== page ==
The Dark Side of Buffoon

The Brothers Marquez
Lyric Hammersmith

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John and Martin Marquez have a nice venue for their surreal, knockabout comedy set in an Italian circus at the turn of the twentieth century - any of the audience waiting to go in to Ghost Stories and losing their nerve could in theory dive into the Lyric's Studio instead and have a much less traumatic time. This is a gentle, quirky show, full of ideas and digressions, and speaks much of the closeness of the performers (real-life brothers) and their skill in picking out the gems that came out of improvisation in the devising process.

A kindly, grizzled old father lives in rural Italy with his imbecilic son, who gormlessly makes friends with trees, and doesn't realise that his young brother is a puppet. The mother has abandoned them, leaving behind only the memory of her words of wisdom - "If you can't think of an idea, just relax, and let it come. You dickhead." One day the circus passes by, and though Pepo's dad has a history with the brothers who run it, the son can't resist skipping away to join it and become a star. Thus starts a freewheeling, patchwork adventure involving incompetent clowns, Siamese twins, attempted murder, and the word's worst bird ballet.

A chalk circle transforms the floor of the studio into a circus round, and the show's costumes and props cover the back wall. The two performers switch marvellously between their numerous characters, changing not just costume before our eyes but also their physicality, their demeanour, even, we would believe, their actual size. Martin Marquez switches fluidly between the kindly, careworn Yorkshire father, the shuffling, apologetic Paolo, thicker of the two brothers running the circus (with "poifect" De Niro-esque Italian-American mumbling accent), and the menacing, inexplicably Glaswegian Doge of Venice. John plays the slimier brother in charge, Marco, as well as the gorgeously naïve and petulant Pepo, and a useless clown who's run away to the circus only to be tempted back home by his mum's shepherd's pie.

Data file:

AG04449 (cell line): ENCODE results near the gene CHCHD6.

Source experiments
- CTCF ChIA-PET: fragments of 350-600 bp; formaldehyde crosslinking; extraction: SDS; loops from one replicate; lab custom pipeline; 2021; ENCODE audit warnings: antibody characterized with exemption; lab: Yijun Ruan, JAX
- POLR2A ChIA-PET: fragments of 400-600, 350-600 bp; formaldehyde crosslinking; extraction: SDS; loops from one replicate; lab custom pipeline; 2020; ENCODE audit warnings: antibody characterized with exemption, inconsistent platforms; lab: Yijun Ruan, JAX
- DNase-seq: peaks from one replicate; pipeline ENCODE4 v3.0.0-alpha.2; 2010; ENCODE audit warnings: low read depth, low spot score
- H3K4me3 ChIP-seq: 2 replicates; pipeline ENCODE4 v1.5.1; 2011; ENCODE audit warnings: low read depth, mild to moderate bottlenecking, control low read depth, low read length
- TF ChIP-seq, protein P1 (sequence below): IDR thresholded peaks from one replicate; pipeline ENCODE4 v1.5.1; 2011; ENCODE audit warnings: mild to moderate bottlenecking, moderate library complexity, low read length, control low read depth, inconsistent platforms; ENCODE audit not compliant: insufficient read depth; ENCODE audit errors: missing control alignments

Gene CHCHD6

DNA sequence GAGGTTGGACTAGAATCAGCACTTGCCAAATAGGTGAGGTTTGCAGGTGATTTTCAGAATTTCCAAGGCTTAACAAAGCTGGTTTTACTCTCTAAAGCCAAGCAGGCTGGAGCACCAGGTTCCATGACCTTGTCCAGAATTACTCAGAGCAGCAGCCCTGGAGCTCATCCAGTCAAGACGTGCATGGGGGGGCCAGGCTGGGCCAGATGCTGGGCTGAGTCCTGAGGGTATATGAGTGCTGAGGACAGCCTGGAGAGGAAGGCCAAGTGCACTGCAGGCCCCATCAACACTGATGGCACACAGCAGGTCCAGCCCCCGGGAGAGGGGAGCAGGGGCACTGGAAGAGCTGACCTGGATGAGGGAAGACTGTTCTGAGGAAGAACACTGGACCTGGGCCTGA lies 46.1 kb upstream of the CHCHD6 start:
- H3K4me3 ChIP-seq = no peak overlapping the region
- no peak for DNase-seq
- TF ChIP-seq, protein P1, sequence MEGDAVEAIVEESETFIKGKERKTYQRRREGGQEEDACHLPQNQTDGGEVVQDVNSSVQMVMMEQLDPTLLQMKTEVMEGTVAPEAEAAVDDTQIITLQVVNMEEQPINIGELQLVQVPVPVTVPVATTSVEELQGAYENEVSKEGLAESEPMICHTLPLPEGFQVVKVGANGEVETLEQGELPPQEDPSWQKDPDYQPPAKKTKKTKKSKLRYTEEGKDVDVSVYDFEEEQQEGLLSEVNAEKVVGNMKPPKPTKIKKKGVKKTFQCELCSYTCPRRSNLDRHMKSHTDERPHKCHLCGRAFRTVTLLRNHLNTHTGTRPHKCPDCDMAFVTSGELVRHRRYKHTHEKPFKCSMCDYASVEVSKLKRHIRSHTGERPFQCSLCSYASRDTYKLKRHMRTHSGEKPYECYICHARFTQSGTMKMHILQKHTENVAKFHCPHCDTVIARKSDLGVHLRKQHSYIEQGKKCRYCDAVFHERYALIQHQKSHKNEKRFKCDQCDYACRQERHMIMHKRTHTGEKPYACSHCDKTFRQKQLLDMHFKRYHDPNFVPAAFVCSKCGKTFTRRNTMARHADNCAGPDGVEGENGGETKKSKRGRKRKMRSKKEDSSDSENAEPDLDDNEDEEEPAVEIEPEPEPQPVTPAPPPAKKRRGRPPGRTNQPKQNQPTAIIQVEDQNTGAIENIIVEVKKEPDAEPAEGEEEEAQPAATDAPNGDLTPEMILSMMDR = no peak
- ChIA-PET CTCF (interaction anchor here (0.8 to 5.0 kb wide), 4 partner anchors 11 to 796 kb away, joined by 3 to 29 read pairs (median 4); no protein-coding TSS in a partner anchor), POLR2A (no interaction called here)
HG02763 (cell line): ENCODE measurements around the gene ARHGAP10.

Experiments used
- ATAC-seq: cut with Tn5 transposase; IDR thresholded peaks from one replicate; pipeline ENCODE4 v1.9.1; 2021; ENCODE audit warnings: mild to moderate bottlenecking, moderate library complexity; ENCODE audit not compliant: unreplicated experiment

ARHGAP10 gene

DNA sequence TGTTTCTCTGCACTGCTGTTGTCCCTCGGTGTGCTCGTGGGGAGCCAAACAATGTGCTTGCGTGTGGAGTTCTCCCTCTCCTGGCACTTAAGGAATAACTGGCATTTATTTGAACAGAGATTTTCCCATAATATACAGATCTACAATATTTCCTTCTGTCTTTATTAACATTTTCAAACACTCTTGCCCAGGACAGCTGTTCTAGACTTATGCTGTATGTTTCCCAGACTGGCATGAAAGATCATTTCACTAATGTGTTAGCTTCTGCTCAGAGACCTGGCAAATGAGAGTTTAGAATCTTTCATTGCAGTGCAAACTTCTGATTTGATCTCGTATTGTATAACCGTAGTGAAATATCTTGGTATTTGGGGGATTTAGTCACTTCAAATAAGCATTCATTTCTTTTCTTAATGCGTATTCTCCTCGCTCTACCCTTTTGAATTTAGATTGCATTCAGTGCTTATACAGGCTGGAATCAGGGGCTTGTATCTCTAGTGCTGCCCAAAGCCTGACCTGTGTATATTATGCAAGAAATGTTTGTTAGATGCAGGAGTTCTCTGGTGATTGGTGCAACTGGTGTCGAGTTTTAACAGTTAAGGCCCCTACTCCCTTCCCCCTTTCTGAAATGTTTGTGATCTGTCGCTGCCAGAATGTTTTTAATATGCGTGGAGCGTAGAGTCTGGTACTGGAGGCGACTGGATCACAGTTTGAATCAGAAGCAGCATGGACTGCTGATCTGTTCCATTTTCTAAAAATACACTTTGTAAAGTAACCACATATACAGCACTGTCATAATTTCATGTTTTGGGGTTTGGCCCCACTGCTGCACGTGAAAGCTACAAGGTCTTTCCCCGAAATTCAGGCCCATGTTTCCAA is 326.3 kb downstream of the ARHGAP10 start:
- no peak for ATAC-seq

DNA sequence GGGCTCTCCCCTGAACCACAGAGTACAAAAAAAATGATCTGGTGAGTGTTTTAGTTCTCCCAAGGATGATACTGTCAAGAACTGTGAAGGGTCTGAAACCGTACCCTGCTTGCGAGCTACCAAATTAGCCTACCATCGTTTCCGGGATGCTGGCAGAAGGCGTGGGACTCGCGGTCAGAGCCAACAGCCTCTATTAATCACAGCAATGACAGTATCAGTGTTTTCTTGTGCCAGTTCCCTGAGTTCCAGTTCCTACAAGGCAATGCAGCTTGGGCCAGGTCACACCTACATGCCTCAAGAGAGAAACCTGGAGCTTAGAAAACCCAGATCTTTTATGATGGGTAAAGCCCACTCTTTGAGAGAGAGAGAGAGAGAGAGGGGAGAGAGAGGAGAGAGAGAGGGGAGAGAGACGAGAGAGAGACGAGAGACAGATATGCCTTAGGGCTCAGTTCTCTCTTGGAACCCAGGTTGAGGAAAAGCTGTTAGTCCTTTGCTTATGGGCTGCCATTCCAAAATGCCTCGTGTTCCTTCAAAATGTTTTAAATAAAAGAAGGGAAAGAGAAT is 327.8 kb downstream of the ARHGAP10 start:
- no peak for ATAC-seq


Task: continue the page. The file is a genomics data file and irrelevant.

The skill of the performers, and the wealth of ideas and small sub-stories thrown into the mix, go a long way to sustain our interest and make up for a lack of depth in the script. There are some glorious absurdist moments: Pepo's puppet-brother, which his dad has convinced him is real; and the afore-mentioned Siamese twins, conjoined at the hair, whose fantastically banal Brummie conversation clearly came out of some larking about in the rehearsal room: "You love a girl with brown eyes don't you?" "A nice pair of brown eyes and some good weather and that's me done".

There's some poignancy too: a sub-plot involving Marco and Paolo that's strangely reminiscent of Of Mice and Men; and particularly when we realise what lies behind the father creating a puppet as a substitute for a real son. But the show's episodic nature means it doesn't work to a climax of hilarity in the way a farce would; and there's not a tight enough structure to keep us riveted every moment. It's rather about looking for the comic gems in among the shaggy, wayward plot developments.

Strangely, the circus performance scenes themselves are the least funny, with some rather laboured stuff about a pair of bickering clown brothers - one of the few times that the Marquezes let the pace slip. There's much more random enjoyment to be had from the conversations between characters backstage, and especially from watching Pepo skip about in utter obliviousness to reality - hugging a tree his father's just pissed on; giving a passer-by a piece of horse shit from the stables he's sweeping, "on the house". The Brothers Marquez never properly grew up, and it shows - and you wouldn't have it any other way.

Reviewer: Corinne Salisbury

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